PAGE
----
Cardiovascular Disease (CVD) remains the leading cause of mortality among middle aged adults globally, accounting for 40% of all deaths, but this is no longer the case in HIC, where cancer is now responsible for twice as many deaths as CVD, according to a new report  from the PURE study published in The Lancet and presented at the ESC Congress 2019. It was estimated that 55 million deaths occurred in the world in 2017, of which approximately 17·7 million were due to cardiovascular disease (CVD).
The PURE study is the only large prospective international cohort study that involves substantial data from a large number of MIC and LIC, as well as HIC, and employs standardised and concurrent methods of sampling, measurement and follow-up.
Report - Adults - % - Women - HIC
The first report, which followed 162,534 middle-aged adults (aged 35 -- 70, 58% women) in 4 HIC, 12 MIC and 5 LIC over a median of 9.5 years (between 2005 -- 2016), found that CVD related deaths were 2.5 times more common in middle-aged adults in LIC compared with in HIC, despite LIC experiencing a substantially lower burden of CVD risk factors compared with wealthier countries. Authors suggested that higher CVD related mortality in LIC may be mainly due to lower quality of healthcare, given that the report found first hospitalisation rates and CVD medication use to be both substantially lower in LIC and MIC, compared with in HIC.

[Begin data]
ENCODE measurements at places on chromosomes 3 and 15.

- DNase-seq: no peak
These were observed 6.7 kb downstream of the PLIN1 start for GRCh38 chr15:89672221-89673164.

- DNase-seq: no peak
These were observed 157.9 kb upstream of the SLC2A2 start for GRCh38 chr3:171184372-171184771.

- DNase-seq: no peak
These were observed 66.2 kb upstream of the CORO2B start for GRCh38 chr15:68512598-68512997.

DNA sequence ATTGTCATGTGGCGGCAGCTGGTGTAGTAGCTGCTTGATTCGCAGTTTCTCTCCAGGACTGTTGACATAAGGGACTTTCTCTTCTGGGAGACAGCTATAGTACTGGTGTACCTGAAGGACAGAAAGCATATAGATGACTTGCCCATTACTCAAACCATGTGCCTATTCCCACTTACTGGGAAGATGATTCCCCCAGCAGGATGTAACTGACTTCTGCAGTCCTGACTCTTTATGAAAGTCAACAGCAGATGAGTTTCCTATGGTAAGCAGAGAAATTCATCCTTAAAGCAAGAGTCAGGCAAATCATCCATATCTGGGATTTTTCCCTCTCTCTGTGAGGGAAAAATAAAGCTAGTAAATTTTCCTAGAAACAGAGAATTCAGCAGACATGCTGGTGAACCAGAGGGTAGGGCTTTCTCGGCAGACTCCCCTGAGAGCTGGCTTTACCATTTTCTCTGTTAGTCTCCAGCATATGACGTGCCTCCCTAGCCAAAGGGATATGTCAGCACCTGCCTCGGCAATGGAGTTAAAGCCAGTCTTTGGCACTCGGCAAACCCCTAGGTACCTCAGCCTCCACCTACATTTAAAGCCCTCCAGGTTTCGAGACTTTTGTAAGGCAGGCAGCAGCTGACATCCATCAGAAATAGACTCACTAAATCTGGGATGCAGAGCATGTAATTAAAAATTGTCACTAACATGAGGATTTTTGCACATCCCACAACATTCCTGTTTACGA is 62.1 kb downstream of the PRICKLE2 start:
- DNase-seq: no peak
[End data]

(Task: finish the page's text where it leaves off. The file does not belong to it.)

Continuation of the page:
"The world is witnessing a new epidemiologic transition among the different categories of non-communicable diseases (NCD), with CVD no longer the leading cause of death in HIC," said Dr. Gilles Dagenais, Emeritus Professor at Laval University, Quebec, Canada and lead author of the first report. "Our report found cancer to be the second most common cause of death globally in 2017, accounting for 26% of all deaths. But as CVD...
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